I caught up with Alamo resident Suzy Telles, who told me she has taken up the sport of bicycling. I congratulated her, since I've always been impressed with the fluorescent-adorned athletes who seem to make the rigorous sport look effortless as they pedal swiftly along the sides of our roads.
"We can all agree the bicycling in Contra Costa County is exceptional, and in general cycling promotes good health, is good for the environment and does it's fair share to support many local merchants in our community," Telles said.
However, the avid cyclist has learned that not everyone admires bicyclists, especially motorists who share the road. Since she started bicycling, she has seen the resentment unfold. She stated that she has observed "over the top anger" in both Alamo and Danville.
"I am truly amazed at the way motorists treat cyclists, as well as each other," she said. " And a few cyclists who ride like no one else matters adds to the problem, making riding dangerous for serious cyclists, weekend warriors and anyone giving it a go for the first time."
She told me there is bubbling resentment between motorists and cyclists.
"My pet peeve in our community is the growing animosity between motorists and cyclists. As in most situations, a little education goes a long way," said Telles.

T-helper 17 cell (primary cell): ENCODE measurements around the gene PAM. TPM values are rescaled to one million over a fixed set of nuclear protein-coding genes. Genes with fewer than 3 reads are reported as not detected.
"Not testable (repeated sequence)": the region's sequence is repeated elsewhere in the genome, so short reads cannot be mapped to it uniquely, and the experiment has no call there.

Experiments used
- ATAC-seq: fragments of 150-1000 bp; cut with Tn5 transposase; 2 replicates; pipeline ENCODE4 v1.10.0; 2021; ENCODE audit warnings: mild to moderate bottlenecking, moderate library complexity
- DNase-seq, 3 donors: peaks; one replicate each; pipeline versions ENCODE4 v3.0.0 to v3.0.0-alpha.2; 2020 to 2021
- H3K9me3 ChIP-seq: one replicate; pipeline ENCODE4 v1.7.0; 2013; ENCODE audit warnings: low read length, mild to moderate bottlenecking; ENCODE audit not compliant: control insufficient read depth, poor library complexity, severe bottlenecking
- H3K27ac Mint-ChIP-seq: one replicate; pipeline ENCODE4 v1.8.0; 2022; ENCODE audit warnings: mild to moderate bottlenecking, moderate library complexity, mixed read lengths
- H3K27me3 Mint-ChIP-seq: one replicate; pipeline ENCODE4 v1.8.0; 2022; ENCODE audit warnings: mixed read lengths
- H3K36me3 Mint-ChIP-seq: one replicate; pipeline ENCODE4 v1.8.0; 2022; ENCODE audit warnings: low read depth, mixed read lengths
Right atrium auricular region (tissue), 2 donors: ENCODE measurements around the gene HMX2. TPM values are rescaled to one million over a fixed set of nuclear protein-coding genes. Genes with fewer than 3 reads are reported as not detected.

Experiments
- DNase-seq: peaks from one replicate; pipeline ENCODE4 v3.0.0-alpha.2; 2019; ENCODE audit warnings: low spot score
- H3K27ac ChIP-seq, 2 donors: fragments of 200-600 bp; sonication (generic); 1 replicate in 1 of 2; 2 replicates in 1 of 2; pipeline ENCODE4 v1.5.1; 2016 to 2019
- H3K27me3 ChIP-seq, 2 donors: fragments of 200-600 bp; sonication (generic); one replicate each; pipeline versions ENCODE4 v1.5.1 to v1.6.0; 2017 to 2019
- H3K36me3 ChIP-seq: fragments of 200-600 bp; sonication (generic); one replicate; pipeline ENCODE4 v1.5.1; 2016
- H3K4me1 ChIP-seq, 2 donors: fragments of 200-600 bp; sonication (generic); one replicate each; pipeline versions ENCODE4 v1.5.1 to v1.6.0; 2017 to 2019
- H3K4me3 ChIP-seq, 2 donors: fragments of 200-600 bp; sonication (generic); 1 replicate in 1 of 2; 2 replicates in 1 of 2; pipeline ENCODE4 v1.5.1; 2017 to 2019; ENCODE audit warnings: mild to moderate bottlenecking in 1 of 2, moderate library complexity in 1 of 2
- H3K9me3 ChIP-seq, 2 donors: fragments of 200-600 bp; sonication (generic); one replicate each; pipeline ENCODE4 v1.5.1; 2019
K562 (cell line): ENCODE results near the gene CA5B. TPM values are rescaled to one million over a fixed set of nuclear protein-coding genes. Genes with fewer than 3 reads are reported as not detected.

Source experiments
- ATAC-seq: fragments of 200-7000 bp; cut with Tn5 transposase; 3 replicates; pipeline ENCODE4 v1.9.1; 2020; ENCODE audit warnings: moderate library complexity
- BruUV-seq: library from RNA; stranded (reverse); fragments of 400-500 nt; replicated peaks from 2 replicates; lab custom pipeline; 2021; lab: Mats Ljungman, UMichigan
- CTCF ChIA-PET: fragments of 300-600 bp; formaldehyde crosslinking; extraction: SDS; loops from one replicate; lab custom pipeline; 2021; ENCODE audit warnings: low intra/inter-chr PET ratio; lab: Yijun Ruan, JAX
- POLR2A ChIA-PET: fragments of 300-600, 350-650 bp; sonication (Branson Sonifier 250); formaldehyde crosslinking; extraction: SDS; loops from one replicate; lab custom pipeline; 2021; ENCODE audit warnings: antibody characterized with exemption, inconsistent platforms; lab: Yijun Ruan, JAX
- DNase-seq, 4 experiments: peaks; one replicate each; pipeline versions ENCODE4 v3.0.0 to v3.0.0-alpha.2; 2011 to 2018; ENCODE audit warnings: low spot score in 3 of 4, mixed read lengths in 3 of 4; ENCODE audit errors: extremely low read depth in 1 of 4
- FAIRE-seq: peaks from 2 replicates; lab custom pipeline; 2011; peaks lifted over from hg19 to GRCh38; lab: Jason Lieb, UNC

She pointed out that cyclists share the same rights and responsibilities as drivers, and are also subject to the very same state laws
The Bicycle Code of Conduct, she said, is worth reviewing by both cyclists and drivers. The code is: 1) Never ride against traffic; 2) Ride as near to the right as practicable; 3) Stop at stop signs and red lights; 4) Honor others' right of way; 5) Use hand signals; 6) Ride single file with traffic; 7) Be predictable, and don't weave; 8) Follow lane markings; 9) Don't needlessly block the road; and 10) Use lights at night.
Noted: The two most common offenses of bicyclists are running stop signs and groups of cyclists blocking the road. The Bicycle Code of Conduct also states, "We should ride as ambassadors of cycling. Cyclists need to show respect to gain respect." For more information, visit www.bikeleague.org/resources/better/roadrules.php and California DMV Handbook at www.dmv.ca.gov/about/bicycle.htm.
Clashes between motorists and cyclists are nothing new and seem to be getting worse, as evidenced by recent reports such as the cyclist running a stop sign in San Francisco and hitting a woman who fell, hit her head and died. Telles pointed out that local cyclists have also been killed by motorists and numerous others injured. I can attest to that, as last fall my husband and I had just been served our breakfast outside of a local restaurant on a peaceful weekend morning when we heard a loud screech and crash. We looked to see a bicyclist airborne, flying over a car. My husband ran up to him as I followed behind, dialing 911. Luckily he was OK, but I agree this happens all too often, sometimes with fatal consequences.
"The point is we have to all share the road, which should be our main concern. I didn't realize that cyclists share the same set of rules as motorists until I educated myself," Telles added.
Contact Caterina Mellinger at firstname.lastname@example.org